Fall Planting for a Late Harvest Garden

Last weekend (the weekend before Labor Day), I did my fall planting. My summer garden is fledgling because I put it out late due to my wedding. I just picked my first ripe tomato yesterday! This is my first year using my raised bed garden, since we moved into our home late last summer, so I am treating it as one big experiment. Overall I am pleased with the way my plants have come in and look forward to a better year next summer.

I have refused to let my lack of success in summer gardening deter me from striving for a late harvest garden. In my summer garden, I have tomato and pepper plants, along with one cucumber plant growing out of my garden into my neighbor’s yard. My garden looks like this:

garden 1

The beautifully landscaped raised bed was built with significant help from my father. Shoutout to him for picking up, transporting via truck, then carrying all these rocks up a hill . . . two days before my wedding.

Here is a diagram I drew in MS Publisher to illustrate where everything is planted:

summer garden

For the late fall/winter garden, I planted peas, carrots, cauliflower, spinach, and pumpkins. The Farmer’s Almanac predicts my first frost will be October 15 here in Southeast Michigan, so I am really getting it out pretty late. But, it has been such a hot summer I was hesitant to put it out too early. It finally felt like fall this past week, but next week it is supposed to be in the 90s again, so I am worried about my cold-weather loving plants.

According to my online research, peas can survive a temperatures as low as 28 degrees F, so I should (hopefully) be okay until at least November. I read conflicting reports here and here about the cauliflower, carrots, and pumpkins, but thought the best way to know for sure was to give it a try. The spinach I am less worried about because it can be harvested in as little as 45 days, so it should be okay. I will continue to plant the spinach every other week to have  an ongoing crop and to see how it tolerates the cooler temperatures. All of these crops thrive in lower soil temps (around 70 degrees F), so this should be the perfect time of the year to get them in the ground. Hopefully I can have a mild fall/early winter to give them the best chance of  success.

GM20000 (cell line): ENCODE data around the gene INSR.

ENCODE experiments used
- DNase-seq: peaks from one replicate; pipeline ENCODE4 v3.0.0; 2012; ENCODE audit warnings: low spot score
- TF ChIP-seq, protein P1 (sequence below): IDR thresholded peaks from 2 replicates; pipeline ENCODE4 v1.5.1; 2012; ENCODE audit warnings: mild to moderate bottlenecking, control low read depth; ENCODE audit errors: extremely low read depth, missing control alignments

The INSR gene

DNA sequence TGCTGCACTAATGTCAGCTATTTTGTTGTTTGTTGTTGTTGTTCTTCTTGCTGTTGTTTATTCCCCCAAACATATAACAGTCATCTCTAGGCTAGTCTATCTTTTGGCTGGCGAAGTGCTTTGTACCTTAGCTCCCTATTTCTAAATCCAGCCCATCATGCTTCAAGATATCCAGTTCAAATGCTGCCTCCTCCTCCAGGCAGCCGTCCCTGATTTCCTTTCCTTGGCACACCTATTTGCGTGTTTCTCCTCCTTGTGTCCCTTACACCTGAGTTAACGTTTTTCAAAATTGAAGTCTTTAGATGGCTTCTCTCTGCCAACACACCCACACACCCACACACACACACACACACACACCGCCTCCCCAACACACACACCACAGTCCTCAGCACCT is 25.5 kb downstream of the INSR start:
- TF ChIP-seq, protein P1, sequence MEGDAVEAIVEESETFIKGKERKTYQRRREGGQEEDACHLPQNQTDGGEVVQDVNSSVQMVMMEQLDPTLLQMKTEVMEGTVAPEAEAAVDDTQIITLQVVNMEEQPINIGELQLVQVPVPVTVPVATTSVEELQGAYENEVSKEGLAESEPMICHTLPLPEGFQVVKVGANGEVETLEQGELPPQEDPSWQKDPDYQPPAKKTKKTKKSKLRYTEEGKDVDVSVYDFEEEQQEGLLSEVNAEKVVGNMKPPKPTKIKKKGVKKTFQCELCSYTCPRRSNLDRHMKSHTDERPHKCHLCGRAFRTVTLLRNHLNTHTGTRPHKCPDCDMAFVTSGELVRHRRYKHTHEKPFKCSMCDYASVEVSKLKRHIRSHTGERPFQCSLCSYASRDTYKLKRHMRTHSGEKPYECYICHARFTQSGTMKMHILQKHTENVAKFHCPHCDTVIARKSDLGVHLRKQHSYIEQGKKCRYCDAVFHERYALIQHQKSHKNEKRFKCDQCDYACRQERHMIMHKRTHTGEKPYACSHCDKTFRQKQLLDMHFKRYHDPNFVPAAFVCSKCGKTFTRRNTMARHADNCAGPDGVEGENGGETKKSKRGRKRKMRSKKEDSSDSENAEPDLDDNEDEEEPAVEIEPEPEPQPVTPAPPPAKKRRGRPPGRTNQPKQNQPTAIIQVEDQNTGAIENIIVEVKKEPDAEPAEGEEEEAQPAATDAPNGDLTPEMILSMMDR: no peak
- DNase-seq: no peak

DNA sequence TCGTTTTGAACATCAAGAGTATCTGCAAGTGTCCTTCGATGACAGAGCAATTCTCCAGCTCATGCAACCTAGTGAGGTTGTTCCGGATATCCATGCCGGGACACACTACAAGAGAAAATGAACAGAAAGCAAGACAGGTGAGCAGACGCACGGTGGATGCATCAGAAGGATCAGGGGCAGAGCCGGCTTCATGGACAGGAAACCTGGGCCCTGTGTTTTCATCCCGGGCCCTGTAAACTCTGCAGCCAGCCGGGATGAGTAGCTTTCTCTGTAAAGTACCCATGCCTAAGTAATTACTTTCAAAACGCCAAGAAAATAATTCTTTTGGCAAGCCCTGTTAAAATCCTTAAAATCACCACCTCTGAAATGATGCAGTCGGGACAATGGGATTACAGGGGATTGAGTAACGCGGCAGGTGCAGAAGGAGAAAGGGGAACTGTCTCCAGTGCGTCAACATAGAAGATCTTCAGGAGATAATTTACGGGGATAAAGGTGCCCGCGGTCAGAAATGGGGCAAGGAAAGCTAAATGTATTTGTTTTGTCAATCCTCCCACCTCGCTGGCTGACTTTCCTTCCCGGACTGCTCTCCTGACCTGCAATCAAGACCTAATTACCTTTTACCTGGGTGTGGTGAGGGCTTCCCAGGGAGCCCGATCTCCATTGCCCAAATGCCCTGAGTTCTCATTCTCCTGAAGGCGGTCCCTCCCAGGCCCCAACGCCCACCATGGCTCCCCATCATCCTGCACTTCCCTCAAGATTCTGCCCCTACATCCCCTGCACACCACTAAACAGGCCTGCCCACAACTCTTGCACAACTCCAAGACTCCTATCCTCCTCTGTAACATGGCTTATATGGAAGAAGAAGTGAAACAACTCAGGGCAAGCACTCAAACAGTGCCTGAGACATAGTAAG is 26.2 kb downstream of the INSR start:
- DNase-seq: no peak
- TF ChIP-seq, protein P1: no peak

Given the limited space available in my raised bed, I had to get creative with my planting. This is how my fall plants were integrated:

Fall Garden planting

The peas were placed strategically because they need support. My hope is that I can use my existing tomato stakes to create a pea support once the peas take off. The pumpkins were planted in the corner so that they can hopefully vine out onto my neighbor’s overgrown property. The rest of the plants were just placed wherever there was space.

Here’s hoping for good weather and an excellent late fall/early winter harvest! What did you plant in your fall garden?